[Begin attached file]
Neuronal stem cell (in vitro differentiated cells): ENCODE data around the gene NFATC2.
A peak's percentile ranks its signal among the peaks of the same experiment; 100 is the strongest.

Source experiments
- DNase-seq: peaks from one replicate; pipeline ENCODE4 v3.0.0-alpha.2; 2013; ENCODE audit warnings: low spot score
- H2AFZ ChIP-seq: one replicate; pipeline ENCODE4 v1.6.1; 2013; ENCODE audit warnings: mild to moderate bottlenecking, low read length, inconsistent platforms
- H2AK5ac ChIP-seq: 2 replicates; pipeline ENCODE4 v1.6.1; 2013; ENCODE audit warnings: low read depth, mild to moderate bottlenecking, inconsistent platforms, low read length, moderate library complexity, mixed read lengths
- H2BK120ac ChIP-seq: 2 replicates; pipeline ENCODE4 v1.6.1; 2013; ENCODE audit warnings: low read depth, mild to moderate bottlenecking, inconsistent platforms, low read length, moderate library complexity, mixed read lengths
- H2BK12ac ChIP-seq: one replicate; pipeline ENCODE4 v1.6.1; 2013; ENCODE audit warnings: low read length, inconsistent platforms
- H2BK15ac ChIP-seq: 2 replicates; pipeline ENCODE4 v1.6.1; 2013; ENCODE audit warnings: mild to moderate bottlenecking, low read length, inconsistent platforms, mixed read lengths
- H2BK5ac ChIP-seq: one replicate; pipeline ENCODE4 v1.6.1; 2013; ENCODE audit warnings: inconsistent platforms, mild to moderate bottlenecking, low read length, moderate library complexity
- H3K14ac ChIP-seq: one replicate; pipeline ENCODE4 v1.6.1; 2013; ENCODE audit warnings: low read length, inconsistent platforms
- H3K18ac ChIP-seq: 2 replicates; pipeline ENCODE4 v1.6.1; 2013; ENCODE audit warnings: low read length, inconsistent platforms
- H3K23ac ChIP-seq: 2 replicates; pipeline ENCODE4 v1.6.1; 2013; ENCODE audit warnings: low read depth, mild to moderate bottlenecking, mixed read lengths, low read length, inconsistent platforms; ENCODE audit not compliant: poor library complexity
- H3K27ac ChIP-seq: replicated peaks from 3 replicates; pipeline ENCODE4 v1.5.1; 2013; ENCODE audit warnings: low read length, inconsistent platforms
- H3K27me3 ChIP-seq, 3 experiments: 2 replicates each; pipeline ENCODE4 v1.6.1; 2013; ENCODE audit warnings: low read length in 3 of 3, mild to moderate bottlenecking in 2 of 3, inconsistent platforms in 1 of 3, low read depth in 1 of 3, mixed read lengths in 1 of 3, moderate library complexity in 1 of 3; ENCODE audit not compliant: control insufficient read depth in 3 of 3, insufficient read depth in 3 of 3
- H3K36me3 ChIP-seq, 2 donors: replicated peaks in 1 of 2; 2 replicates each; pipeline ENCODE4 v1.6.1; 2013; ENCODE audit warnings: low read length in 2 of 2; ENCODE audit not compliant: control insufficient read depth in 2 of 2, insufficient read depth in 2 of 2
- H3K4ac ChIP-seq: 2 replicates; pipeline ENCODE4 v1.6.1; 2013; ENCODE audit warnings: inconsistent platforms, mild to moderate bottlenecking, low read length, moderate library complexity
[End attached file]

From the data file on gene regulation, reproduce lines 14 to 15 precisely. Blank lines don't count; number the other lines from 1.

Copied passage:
- H3K27ac ChIP-seq: replicated peaks from 3 replicates; pipeline ENCODE4 v1.5.1; 2013; ENCODE audit warnings: low read length, inconsistent platforms
- H3K27me3 ChIP-seq, 3 experiments: 2 replicates each; pipeline ENCODE4 v1.6.1; 2013; ENCODE audit warnings: low read length in 3 of 3, mild to moderate bottlenecking in 2 of 3, inconsistent platforms in 1 of 3, low read depth in 1 of 3, mixed read lengths in 1 of 3, moderate library complexity in 1 of 3; ENCODE audit not compliant: control insufficient read depth in 3 of 3, insufficient read depth in 3 of 3